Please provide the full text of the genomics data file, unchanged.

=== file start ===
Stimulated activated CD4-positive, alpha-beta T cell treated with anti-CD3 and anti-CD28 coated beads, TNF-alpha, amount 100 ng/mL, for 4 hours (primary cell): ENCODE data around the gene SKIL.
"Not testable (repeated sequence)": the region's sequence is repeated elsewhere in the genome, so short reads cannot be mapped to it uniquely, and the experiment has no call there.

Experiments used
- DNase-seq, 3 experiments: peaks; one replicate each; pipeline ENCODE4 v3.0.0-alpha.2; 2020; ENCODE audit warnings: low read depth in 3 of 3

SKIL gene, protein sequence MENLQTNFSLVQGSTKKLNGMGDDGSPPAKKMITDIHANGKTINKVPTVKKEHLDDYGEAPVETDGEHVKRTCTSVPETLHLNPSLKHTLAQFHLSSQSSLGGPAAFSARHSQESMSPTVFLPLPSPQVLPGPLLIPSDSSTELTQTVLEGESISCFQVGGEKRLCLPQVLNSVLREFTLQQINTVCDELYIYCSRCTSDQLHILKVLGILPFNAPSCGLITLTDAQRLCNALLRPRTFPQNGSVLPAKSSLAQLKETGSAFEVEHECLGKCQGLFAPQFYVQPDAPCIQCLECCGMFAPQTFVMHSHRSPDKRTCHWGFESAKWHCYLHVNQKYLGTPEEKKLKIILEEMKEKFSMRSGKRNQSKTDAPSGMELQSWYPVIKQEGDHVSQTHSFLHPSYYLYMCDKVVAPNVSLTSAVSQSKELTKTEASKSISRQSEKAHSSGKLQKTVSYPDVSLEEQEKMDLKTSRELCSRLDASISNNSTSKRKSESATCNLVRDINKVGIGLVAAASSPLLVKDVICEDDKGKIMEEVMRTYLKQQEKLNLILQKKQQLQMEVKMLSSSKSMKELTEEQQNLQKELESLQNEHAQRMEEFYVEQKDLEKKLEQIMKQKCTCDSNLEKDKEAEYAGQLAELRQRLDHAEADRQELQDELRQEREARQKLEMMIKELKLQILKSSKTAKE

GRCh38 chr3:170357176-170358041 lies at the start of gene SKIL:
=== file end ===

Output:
Stimulated activated CD4-positive, alpha-beta T cell treated with anti-CD3 and anti-CD28 coated beads, TNF-alpha, amount 100 ng/mL, for 4 hours (primary cell): ENCODE data around the gene SKIL.
"Not testable (repeated sequence)": the region's sequence is repeated elsewhere in the genome, so short reads cannot be mapped to it uniquely, and the experiment has no call there.

Experiments used
- DNase-seq, 3 experiments: peaks; one replicate each; pipeline ENCODE4 v3.0.0-alpha.2; 2020; ENCODE audit warnings: low read depth in 3 of 3

SKIL gene, protein sequence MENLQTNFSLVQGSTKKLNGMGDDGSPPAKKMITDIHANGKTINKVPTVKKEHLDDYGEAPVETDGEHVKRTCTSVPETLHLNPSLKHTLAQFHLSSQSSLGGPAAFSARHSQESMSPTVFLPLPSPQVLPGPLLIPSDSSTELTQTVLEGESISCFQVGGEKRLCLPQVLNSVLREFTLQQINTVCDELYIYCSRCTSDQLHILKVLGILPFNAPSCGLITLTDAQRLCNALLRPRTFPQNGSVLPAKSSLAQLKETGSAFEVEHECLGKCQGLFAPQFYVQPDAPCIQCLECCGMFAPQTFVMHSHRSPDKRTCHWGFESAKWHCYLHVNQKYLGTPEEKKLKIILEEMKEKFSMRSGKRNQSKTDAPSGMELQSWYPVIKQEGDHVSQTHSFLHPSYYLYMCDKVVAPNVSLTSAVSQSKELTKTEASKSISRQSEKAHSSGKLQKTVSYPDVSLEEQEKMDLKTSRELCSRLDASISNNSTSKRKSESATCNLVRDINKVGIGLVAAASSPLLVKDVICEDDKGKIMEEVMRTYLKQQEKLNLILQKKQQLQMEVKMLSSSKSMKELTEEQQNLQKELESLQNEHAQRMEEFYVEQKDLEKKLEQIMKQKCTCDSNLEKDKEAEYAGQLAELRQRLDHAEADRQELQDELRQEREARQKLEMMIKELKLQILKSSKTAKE

GRCh38 chr3:170357176-170358041 lies at the start of gene SKIL: